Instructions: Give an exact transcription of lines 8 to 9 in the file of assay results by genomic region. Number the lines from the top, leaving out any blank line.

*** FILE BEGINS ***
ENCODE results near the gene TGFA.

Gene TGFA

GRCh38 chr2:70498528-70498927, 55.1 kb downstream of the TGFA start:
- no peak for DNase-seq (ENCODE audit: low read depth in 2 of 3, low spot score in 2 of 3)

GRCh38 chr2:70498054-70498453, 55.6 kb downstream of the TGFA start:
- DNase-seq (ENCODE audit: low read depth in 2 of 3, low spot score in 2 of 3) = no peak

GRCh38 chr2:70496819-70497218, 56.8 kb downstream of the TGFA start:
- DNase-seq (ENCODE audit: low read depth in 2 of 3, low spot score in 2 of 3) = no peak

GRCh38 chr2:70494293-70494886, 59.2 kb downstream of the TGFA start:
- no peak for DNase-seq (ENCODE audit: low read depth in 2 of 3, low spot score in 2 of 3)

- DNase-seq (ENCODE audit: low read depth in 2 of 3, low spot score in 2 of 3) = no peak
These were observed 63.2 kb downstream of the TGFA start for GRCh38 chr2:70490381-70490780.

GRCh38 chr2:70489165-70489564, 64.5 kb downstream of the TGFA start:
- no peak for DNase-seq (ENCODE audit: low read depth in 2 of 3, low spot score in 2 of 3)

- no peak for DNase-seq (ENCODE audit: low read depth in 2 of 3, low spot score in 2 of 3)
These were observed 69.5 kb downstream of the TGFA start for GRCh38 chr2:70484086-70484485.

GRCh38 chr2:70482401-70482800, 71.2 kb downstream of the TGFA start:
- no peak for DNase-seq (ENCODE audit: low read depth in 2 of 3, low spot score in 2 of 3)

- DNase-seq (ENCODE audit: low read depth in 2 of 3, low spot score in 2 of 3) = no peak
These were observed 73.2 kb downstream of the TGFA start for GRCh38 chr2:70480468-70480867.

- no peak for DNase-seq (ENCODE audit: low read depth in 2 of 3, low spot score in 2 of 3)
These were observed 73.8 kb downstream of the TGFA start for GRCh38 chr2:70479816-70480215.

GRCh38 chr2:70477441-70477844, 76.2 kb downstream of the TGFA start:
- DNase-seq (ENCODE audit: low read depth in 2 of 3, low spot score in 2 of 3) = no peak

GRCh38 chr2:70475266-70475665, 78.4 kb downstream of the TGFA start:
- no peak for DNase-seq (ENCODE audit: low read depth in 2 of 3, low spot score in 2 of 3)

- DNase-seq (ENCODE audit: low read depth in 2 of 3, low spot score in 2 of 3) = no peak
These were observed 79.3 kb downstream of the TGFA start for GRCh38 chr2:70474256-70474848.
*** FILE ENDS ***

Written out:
- DNase-seq (ENCODE audit: low read depth in 2 of 3, low spot score in 2 of 3) = no peak

GRCh38 chr2:70494293-70494886, 59.2 kb downstream of the TGFA start: